(910) 248-4740
info@dwbonline.com

The Box

The Box
$17.95eBook: $13.70
Author:
Genres: Business & Money, Commerce, Engineering & Transportation
Publisher: Princeton University Press
Publication Year: 2016
Format: Paperback
Length: 531
ASIN: 0691170819
ISBN: 0691170819
Rating:

How the Shipping Container Made the World Smaller and the World Economy Bigger

Buy from Barnes and Noble Nook
Buy from Barnes and Noble
Buy from Amazon Kindle
Buy from Amazon
About the Book

In April 1956, a refitted oil tanker carried fifty-eight shipping containers from Newark to Houston. From that modest beginning, container shipping developed into a huge industry that made the boom in global trade possible. The Box tells the dramatic story of the container’s creation, the decade of struggle before it was widely adopted, and the sweeping economic consequences of the sharp fall in transportation costs that containerization brought about.

But the container didn’t just happen. Its adoption required huge sums of money, both from private investors and from ports that aspired to be on the leading edge of a new technology. It required years of high-stakes bargaining with two of the titans of organized labor, Harry Bridges and Teddy Gleason, as well as delicate negotiations on standards that made it possible for almost any container to travel on any truck or train or ship. Ultimately, it took McLean’s success in supplying U.S. forces in Vietnam to persuade the world of the container’s potential.

Drawing on previously neglected sources, economist Marc Levinson shows how the container transformed economic geography, devastating traditional ports such as New York and London and fueling the growth of previously obscure ones, such as Oakland. By making shipping so cheap that industry could locate factories far from its customers, the container paved the way for Asia to become the world’s workshop and brought consumers a previously unimaginable variety of low-cost products from around the globe.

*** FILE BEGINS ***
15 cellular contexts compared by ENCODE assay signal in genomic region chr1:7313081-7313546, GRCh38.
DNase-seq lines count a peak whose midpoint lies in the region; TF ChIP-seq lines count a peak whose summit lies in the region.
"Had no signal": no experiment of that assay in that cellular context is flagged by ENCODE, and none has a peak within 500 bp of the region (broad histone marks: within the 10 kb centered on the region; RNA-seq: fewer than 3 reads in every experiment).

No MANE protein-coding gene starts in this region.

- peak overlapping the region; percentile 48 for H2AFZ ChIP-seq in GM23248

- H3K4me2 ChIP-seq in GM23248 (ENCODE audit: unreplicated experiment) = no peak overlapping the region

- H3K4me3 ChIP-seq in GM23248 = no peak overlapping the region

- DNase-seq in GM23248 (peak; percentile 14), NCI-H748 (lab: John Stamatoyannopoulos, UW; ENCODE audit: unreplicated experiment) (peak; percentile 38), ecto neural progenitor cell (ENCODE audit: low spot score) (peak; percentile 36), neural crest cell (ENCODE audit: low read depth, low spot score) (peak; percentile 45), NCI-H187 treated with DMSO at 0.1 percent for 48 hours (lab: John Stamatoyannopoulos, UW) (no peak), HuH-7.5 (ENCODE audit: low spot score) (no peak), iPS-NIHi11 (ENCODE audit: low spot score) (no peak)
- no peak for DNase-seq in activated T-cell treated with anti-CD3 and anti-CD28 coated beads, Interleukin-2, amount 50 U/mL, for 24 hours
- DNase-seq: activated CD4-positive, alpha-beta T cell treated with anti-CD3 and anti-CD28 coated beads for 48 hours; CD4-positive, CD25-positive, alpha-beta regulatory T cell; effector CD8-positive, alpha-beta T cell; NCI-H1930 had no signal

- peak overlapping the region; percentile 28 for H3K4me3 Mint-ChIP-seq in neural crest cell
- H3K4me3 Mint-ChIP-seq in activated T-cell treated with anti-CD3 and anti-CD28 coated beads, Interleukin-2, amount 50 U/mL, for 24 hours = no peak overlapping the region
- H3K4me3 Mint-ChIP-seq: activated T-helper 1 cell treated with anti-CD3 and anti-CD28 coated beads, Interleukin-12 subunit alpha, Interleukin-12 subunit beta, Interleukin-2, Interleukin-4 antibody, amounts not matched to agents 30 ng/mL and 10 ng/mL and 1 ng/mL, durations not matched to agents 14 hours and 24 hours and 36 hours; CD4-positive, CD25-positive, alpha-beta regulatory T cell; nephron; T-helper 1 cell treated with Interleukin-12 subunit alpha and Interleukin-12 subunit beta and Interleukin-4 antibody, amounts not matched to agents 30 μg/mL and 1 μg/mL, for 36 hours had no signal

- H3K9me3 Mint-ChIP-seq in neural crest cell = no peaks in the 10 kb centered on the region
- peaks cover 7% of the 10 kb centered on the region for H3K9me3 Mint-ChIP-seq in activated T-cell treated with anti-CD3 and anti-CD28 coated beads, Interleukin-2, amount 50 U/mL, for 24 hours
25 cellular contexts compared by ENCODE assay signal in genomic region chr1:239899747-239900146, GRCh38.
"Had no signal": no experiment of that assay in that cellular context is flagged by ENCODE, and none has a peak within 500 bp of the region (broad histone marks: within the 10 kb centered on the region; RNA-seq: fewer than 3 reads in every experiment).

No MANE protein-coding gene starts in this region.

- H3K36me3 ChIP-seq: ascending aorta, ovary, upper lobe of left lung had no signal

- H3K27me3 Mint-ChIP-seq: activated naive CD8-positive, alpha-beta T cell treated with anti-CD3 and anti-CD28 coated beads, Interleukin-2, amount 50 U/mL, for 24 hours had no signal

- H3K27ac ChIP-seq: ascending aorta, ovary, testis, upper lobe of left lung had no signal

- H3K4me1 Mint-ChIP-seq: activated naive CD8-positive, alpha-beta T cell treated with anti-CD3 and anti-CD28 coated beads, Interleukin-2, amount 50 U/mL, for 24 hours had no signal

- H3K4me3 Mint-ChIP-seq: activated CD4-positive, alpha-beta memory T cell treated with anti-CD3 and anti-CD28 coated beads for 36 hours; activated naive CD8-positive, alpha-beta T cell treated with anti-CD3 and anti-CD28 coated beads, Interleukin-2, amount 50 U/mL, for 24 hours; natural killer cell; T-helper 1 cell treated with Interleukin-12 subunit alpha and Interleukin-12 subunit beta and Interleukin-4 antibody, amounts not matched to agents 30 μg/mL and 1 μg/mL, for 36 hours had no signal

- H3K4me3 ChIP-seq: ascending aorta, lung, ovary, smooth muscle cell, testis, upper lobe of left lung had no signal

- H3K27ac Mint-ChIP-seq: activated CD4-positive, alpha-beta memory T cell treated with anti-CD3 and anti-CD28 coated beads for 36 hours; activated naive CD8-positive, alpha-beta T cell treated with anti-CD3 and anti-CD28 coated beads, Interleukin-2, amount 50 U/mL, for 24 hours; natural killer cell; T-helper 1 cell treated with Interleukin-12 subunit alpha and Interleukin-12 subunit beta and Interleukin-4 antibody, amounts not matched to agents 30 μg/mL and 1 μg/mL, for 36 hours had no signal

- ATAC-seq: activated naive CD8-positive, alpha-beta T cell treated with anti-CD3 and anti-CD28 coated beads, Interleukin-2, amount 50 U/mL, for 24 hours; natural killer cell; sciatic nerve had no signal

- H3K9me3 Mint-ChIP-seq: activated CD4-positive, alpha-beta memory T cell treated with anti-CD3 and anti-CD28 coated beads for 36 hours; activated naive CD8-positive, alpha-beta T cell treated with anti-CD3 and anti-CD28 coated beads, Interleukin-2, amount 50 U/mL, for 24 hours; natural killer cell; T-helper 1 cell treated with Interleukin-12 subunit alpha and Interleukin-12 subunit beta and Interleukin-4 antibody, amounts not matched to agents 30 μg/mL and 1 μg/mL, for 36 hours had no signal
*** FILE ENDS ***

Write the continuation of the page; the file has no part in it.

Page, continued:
Published in hardcover on the fiftieth anniversary of the first container voyage, this is the first comprehensive history of the shipping container. Now with a new chapter, The Box tells the dramatic story of how the drive and imagination of an iconoclastic entrepreneur turned containerization from an impractical idea into a phenomenon that transformed economic geography, slashed transportation costs, and made the boom in global trade possible.

Endorsements
"In the second half of the twentieth century, an innovation came along that would transform the way the world did business. . . . I'm not talking about software. I'm talking about the shipping industry, and in particular an innovation you might not have thought much about: the shipping container. It is the subject of an excellent book I read this summer called The Box. . . . The story of this transition is fascinating and reason enough to read the book. But in subtle ways The Box also challenges commonly held views about business and the role of innovation."
– Bill Gates, Gatesnotes
One of the most significant, yet least noticed, economic developments of the last few decades [was] the transformation of international shipping. . . . The idea of containerization was simple: to move trailer-size loads of goods seamlessly among trucks, trains and ships, without breaking bulk. . . . Along the way, even the most foresighted people made mistakes and lost millions. . . . [A] classic tale of trial and error, and of creative destruction.
– Virginia Postrel, The New York Times
By artfully weaving together the nuts and bolts of what happened at which port with the grand sweep of economic history, Levinson has produced a marvelous read for anyone who cares about how the interconnected world economy came to be.
– Neil Irwin, Washington Post
A perfect illustration of how an idiosyncratic entrepreneur brings something new into the world, and a wonderful example of how business history can be made to sing.
– David Warsh, Economic Principals Blog
Sign up for Updates
About the Author
Marc Levinson

Marc Levinson is an economist and historian specializing in business and finance. He was formerly finance and economics editor of The Economist, worked as an economist at a New York bank, and served as senior fellow for international business at the Council on Foreign Relations. For more information, check out his website at www.marclevinson.net.

Look Inside
Disclosure of Material Connection: Some of the links in the page above are "affiliate links." This means if you click on the link and purchase the item, I will receive an affiliate commission. I am disclosing this in accordance with the Federal Trade Commission's 16 CFR, Part 255: "Guides Concerning the Use of Endorsements and Testimonials in Advertising."